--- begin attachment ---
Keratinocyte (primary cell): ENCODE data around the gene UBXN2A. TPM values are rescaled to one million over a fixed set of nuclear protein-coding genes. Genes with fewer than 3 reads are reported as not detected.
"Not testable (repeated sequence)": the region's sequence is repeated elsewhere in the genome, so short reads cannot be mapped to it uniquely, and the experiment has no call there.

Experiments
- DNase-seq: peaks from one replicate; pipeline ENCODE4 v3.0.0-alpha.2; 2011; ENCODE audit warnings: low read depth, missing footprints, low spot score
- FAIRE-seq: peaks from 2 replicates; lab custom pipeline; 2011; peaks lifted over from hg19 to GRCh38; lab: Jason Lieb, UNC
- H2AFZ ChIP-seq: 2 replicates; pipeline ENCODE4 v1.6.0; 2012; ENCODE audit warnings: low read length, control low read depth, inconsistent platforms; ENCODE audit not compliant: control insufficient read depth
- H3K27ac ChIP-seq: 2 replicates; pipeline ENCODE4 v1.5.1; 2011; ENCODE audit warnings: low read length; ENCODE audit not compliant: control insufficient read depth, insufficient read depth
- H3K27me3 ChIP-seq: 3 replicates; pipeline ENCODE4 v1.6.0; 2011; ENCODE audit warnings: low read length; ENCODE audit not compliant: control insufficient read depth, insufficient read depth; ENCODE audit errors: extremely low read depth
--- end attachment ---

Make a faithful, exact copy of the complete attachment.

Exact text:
Keratinocyte (primary cell): ENCODE data around the gene UBXN2A. TPM values are rescaled to one million over a fixed set of nuclear protein-coding genes. Genes with fewer than 3 reads are reported as not detected.
"Not testable (repeated sequence)": the region's sequence is repeated elsewhere in the genome, so short reads cannot be mapped to it uniquely, and the experiment has no call there.

Experiments
- DNase-seq: peaks from one replicate; pipeline ENCODE4 v3.0.0-alpha.2; 2011; ENCODE audit warnings: low read depth, missing footprints, low spot score
- FAIRE-seq: peaks from 2 replicates; lab custom pipeline; 2011; peaks lifted over from hg19 to GRCh38; lab: Jason Lieb, UNC
- H2AFZ ChIP-seq: 2 replicates; pipeline ENCODE4 v1.6.0; 2012; ENCODE audit warnings: low read length, control low read depth, inconsistent platforms; ENCODE audit not compliant: control insufficient read depth
- H3K27ac ChIP-seq: 2 replicates; pipeline ENCODE4 v1.5.1; 2011; ENCODE audit warnings: low read length; ENCODE audit not compliant: control insufficient read depth, insufficient read depth
- H3K27me3 ChIP-seq: 3 replicates; pipeline ENCODE4 v1.6.0; 2011; ENCODE audit warnings: low read length; ENCODE audit not compliant: control insufficient read depth, insufficient read depth; ENCODE audit errors: extremely low read depth